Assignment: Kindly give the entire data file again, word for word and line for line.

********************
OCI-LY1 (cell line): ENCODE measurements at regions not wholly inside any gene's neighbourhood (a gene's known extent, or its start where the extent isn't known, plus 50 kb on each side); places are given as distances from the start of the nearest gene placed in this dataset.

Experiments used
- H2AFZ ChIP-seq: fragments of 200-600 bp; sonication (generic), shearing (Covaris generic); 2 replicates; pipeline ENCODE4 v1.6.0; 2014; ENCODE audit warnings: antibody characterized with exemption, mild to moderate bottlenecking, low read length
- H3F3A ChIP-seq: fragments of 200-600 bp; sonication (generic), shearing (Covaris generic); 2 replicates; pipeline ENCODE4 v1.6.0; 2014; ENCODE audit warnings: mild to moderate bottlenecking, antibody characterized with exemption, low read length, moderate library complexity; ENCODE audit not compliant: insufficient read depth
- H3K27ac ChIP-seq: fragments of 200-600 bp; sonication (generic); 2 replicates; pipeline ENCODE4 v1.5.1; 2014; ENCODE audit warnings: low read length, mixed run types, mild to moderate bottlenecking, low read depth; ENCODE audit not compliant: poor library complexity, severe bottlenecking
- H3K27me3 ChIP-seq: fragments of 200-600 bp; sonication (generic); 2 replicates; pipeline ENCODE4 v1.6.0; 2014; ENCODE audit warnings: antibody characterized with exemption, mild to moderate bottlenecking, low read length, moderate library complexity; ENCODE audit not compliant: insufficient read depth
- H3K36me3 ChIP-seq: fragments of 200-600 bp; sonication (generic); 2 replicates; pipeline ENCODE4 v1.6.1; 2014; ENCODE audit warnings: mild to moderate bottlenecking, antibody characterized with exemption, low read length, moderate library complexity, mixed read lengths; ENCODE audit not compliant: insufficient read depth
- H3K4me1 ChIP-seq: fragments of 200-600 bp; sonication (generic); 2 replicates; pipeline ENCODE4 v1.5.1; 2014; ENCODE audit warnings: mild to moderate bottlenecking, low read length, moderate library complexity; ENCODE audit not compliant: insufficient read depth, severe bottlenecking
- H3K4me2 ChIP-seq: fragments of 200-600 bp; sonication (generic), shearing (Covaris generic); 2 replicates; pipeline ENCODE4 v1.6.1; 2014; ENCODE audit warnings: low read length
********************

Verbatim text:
OCI-LY1 (cell line): ENCODE measurements at regions not wholly inside any gene's neighbourhood (a gene's known extent, or its start where the extent isn't known, plus 50 kb on each side); places are given as distances from the start of the nearest gene placed in this dataset.

Experiments used
- H2AFZ ChIP-seq: fragments of 200-600 bp; sonication (generic), shearing (Covaris generic); 2 replicates; pipeline ENCODE4 v1.6.0; 2014; ENCODE audit warnings: antibody characterized with exemption, mild to moderate bottlenecking, low read length
- H3F3A ChIP-seq: fragments of 200-600 bp; sonication (generic), shearing (Covaris generic); 2 replicates; pipeline ENCODE4 v1.6.0; 2014; ENCODE audit warnings: mild to moderate bottlenecking, antibody characterized with exemption, low read length, moderate library complexity; ENCODE audit not compliant: insufficient read depth
- H3K27ac ChIP-seq: fragments of 200-600 bp; sonication (generic); 2 replicates; pipeline ENCODE4 v1.5.1; 2014; ENCODE audit warnings: low read length, mixed run types, mild to moderate bottlenecking, low read depth; ENCODE audit not compliant: poor library complexity, severe bottlenecking
- H3K27me3 ChIP-seq: fragments of 200-600 bp; sonication (generic); 2 replicates; pipeline ENCODE4 v1.6.0; 2014; ENCODE audit warnings: antibody characterized with exemption, mild to moderate bottlenecking, low read length, moderate library complexity; ENCODE audit not compliant: insufficient read depth
- H3K36me3 ChIP-seq: fragments of 200-600 bp; sonication (generic); 2 replicates; pipeline ENCODE4 v1.6.1; 2014; ENCODE audit warnings: mild to moderate bottlenecking, antibody characterized with exemption, low read length, moderate library complexity, mixed read lengths; ENCODE audit not compliant: insufficient read depth
- H3K4me1 ChIP-seq: fragments of 200-600 bp; sonication (generic); 2 replicates; pipeline ENCODE4 v1.5.1; 2014; ENCODE audit warnings: mild to moderate bottlenecking, low read length, moderate library complexity; ENCODE audit not compliant: insufficient read depth, severe bottlenecking
- H3K4me2 ChIP-seq: fragments of 200-600 bp; sonication (generic), shearing (Covaris generic); 2 replicates; pipeline ENCODE4 v1.6.1; 2014; ENCODE audit warnings: low read length